outh Africa’s steel industry is on the ropes, forcing what looks like a desperate reversal of the frosty relationship between government and ArcelorMittal SA.
It is not alone as the world’s primary steel sector reels from a global oversupply of steelmaking capacity.
ArcelorMittal this week confirmed it was considering closing its century-old Vereeniging steel works, while Evraz Highveld Steel, which is already in business rescue, intends to retrench half its workforce.
At ArcelorMittal, 1 200 jobs are on the line, and about 1 200 more are due to get cut at Evraz while the company seeks bidders for its assets after running out of cash.
According to metal workers’ union Numsa, the bloodbath is radiating out beyond the main steel mills with trader Macsteel also proposing 600 retrenchments. Trident Steel recently let 700 workers go. ArcelorMittal CEO Paul O’Flaherty, gave a sombre media briefing on Thursday about the potential restructuring of the Vereeniging steel works.
As had previously been leaked to the Sunday Times, he announced that ArcelorMittal was talking to the government for wide-ranging protection against Chinese competition.
ArcelorMittal wants South Africa to set import tariffs on steel at the maximum bound rate of 10%-15% for various subcategories of products. The bound rate is the maximum a country is allowed under its commitments to the World Trade Organisation.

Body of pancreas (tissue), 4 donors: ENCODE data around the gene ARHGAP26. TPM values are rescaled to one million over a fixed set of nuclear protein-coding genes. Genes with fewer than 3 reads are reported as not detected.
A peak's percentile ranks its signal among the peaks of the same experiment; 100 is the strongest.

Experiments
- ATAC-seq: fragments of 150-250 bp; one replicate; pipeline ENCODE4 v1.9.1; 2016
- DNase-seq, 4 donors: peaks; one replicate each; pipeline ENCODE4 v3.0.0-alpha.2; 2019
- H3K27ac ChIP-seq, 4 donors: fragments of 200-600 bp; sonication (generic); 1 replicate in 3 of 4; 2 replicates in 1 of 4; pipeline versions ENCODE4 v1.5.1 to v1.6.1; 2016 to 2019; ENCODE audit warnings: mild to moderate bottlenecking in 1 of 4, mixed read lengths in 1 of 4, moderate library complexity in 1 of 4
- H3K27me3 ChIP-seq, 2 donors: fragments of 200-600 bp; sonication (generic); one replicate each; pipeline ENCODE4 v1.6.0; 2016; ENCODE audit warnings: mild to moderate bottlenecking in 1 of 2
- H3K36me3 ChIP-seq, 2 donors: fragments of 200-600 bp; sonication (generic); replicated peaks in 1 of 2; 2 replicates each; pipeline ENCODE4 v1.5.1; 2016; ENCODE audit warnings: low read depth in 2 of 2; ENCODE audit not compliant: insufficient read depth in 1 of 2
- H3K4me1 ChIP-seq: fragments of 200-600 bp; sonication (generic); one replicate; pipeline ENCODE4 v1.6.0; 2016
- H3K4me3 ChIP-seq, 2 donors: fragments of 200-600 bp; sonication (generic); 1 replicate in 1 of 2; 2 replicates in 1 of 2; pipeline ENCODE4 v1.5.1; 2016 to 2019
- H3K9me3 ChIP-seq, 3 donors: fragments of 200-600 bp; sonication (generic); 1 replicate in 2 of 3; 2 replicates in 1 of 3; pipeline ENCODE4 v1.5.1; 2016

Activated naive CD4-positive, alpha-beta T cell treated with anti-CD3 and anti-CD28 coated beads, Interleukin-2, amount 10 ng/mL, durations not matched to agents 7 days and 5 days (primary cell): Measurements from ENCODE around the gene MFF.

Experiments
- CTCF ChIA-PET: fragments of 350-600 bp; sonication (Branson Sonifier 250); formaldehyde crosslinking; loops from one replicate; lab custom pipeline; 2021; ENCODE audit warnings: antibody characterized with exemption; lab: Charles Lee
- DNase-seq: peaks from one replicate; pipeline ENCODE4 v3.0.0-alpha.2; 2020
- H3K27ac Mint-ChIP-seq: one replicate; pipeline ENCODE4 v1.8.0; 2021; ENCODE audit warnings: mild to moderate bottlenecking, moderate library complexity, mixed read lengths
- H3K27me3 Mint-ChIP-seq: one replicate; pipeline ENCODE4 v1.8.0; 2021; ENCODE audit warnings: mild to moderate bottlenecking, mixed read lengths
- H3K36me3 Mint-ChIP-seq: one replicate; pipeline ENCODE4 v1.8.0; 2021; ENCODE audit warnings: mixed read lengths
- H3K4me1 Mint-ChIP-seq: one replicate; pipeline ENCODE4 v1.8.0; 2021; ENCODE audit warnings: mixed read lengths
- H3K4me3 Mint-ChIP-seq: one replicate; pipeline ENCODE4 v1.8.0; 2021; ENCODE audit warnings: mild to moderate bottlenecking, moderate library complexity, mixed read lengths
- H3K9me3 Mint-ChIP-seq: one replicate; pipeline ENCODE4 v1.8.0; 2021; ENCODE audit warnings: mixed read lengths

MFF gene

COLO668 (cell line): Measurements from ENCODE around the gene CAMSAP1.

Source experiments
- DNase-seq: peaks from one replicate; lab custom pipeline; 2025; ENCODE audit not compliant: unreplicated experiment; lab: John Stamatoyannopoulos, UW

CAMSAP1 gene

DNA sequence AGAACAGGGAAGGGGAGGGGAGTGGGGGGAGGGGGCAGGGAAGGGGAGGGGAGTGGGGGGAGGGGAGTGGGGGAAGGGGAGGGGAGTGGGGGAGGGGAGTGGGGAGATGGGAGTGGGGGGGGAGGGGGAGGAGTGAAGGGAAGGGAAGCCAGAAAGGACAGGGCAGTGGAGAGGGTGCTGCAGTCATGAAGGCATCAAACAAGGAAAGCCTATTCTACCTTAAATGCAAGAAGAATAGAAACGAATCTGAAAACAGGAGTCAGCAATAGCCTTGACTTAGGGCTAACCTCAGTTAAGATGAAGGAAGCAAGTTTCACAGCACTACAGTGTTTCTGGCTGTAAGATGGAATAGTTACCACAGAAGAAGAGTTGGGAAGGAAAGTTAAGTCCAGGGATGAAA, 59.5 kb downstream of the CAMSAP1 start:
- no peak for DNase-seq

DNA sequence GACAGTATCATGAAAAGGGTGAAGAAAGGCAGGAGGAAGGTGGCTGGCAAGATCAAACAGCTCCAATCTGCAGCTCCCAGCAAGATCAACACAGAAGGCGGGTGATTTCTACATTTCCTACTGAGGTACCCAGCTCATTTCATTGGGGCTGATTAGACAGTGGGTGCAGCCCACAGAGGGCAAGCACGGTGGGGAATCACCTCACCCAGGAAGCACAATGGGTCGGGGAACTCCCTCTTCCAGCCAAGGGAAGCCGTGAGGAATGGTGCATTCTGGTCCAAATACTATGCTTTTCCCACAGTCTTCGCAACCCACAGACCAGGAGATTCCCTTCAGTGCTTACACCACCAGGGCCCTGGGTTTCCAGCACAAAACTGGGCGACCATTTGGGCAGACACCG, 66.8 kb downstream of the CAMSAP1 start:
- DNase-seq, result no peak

If the process of reviewing the tariffs can be accelerated, that would also be great, said O’Flaherty.
The company is also looking for more stringent antidumping duties on particular steel products, which requires investigations and takes months to put in place.
ArcelorMittal also wants the state to boost demand by finally making steel a designated input – meaning there would be a minimum local content requirement on infrastructure projects.
The fact that steel has not yet made it on to the designations list has been seen as an indication of the government’s animosity towards ArcelorMittal.
The plea for protection might mark a belated crossroads in the traditionally acrimonious relationship between the former state-owned steel monopoly and the state.
The company is “really poor at transformation” and is ready to talk about so-called developmental steel prices, O’Flaherty told journalists, adding that it was still not clear exactly what a developmental price entailed.
Demands that ArcelorMittal lower its domestic prices have dominated state planning around steel for more than a decade.
The Vereeniging steel works are already on borrowed time, while ArcelorMittal will make a call on its future at the end of next month – depending to some extent on what the state is able to do to help, said O’Flaherty.
Lakshmi Mittal, CEO of ArcelorMittal SA’s Luxembourgbased parent company, has been in South Africa and is meeting Cabinet members, he said.
O’Flaherty denied that ArcelorMittal was trying to force concessions with the threat of economically devastating Vereeniging.
“We’re not putting a gun to their head. We are